Cisco ramps up video strategy

The networking giant sees the explosion of online video as a chance to get a much-needed boost.

By TheStreet Staff Apr 11, 2011 10:42AM

Image: Network cable (© Epoxydude/Getty Images/Getty Images)By James Rogers, TheStreet

 

Cisco (CSCO) has added flesh to the bones of its video strategy, upgrading its flagship router technology and strengthening its relationship with telecom giant AT&T (T).

 

The networking giant sees the explosion of online video as a chance to get a much-needed boost for sales of its gear into service providers. Cisco told TheStreet that its CRS-3 router is leading this charge.

 

"With video becoming such a key driver of traffic, we're introducing a new feature within CRS-3 that will reduce costs dramatically," said Suraj Shetty, Cisco's vice president of worldwide service provider marketing.

 

The Flexible Packet Transport technology is a blade that fits into the CRS-3, and Cisco is pushing the offering as a way for telcos to streamline their networks. "It enables fast switching within the service provider network," Shetty explained. This "dramatically reduces the cost of transporting video across long distances, for example, from San Francisco to New York."

The blade could therefore reduce service providers' need for packet transport switches, according to Shetty, which are used to boost the speed of long-distance traffic.

 

Unveiled in a blaze of publicity last year, the ultrafast CRS-3 is touted by Cisco as the foundation for the next-generation Internet.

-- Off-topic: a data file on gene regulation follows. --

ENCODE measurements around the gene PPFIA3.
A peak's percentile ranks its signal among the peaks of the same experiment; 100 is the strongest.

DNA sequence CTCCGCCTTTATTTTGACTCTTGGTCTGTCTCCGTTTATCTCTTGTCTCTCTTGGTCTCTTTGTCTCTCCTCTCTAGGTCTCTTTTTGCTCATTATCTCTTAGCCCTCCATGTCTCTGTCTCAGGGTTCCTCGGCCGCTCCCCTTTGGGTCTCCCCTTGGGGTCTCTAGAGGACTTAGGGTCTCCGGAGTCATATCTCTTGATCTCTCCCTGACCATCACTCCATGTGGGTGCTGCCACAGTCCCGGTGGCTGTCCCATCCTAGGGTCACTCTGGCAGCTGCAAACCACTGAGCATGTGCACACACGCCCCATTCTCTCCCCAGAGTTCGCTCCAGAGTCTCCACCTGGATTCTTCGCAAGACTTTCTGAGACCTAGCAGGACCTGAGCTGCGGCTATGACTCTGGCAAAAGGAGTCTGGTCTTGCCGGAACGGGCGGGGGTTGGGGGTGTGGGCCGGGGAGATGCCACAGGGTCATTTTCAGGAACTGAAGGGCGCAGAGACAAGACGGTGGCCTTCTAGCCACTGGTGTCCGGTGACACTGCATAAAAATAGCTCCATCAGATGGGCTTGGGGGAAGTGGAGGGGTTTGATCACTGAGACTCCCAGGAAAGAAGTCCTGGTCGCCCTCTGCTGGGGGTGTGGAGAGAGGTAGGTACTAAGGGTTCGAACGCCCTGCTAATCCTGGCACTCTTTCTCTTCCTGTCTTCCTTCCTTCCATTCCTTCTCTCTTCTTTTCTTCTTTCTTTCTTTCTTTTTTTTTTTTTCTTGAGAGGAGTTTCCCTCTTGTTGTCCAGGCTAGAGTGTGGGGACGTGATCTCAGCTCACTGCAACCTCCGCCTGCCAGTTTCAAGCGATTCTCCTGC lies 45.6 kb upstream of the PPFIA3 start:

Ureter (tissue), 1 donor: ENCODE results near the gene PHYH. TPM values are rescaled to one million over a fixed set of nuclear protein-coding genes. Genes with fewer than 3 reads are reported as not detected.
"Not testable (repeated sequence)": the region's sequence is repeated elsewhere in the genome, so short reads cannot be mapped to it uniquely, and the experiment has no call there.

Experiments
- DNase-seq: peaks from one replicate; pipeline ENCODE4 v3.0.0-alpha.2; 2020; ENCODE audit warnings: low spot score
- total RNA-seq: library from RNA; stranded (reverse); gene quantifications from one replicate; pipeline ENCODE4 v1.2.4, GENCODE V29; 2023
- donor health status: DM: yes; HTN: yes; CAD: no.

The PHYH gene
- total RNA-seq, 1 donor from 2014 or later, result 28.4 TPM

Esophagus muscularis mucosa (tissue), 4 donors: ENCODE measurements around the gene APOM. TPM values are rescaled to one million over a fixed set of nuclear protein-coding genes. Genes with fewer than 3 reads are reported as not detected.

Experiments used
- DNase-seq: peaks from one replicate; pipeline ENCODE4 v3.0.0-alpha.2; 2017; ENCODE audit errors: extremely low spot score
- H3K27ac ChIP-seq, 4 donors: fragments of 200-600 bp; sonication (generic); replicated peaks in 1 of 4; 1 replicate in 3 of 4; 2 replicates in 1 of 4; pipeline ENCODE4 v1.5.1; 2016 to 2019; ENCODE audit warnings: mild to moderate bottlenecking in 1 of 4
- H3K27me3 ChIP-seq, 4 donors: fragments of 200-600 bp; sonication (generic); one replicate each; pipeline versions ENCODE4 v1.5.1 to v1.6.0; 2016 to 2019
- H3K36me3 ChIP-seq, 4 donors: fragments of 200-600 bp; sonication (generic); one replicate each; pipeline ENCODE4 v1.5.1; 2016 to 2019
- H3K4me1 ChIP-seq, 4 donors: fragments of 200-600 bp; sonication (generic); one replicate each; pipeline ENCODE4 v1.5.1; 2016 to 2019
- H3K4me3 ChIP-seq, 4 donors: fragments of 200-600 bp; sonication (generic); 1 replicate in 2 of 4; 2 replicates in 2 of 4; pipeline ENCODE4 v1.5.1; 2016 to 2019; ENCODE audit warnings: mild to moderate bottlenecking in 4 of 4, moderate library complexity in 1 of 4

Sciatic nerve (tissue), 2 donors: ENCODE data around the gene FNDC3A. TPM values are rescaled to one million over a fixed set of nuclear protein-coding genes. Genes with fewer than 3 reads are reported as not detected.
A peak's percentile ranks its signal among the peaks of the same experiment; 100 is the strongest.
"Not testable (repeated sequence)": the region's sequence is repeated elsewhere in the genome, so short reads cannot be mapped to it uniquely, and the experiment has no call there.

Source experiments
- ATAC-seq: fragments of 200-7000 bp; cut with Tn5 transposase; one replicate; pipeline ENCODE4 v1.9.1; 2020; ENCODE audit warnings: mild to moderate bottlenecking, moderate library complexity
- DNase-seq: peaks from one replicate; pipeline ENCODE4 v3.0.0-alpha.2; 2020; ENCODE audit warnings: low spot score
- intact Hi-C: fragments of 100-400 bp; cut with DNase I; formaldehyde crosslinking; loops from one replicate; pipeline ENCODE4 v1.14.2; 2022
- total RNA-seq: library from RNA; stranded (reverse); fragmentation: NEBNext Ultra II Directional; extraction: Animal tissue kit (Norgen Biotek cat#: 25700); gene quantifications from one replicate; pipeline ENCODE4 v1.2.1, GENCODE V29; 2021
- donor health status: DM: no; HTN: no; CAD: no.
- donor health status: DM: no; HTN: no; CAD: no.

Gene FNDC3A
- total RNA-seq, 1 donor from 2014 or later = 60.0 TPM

Shetty said that 80 service providers have already deployed the CRS-3 router, many of which are major names. AT&T, which began using the CRS-3 in a 100-Gigabit trial last year, is now using the router in a live production environment, he added.

 

"This is huge," said Shetty, explaining that AT&T's acceptance represents a big rubber stamp for the CRS-3. "It's one of the top-tier service providers in the world."

 

Cisco CEO John Chambers recently vowed to increase the company's video efforts as he attempts to turn the networking giant around after two tough quarters.

 

Cisco, which competes with Juniper (JNPR), Hewlett-Packard (HPQ) and Alcatel-Lucent (ALU), is certainly in the spotlight at the moment. Last week, in a memo to employees, the Cisco CEO acknowledged that the firm had disappointed its shareholders and admitted that it needs to execute better.

 

Weakness in the switching and consumer markets in particular, have impacted Cisco, forcing the company's shares down almost 13% this year.

 

The telecom market, however, could prove key in lifting Cisco out of its slump. Service providers account for almost a third of the company's revenue and the explosion in smartphones, tablets and other mobile devices is placing a big strain on networks.

 

Cisco, for example, expects to see IP traffic grow 30% a year over the next five years, two thirds of which will be video. "We're going to double-down in video," said Chambers, during a Wells Fargo technology conference last week. "I would watch our execution in video."

 

The CEO added that he feels good about the company's router lineup. "We're in very good shape, we're in a very good competitive position," he explained.

During its recent fiscal second quarter, Cisco's routing revenue grew 4% year-over-year to $1.7 billion while its switch sales slipped 7% to $3.2 billion.

 

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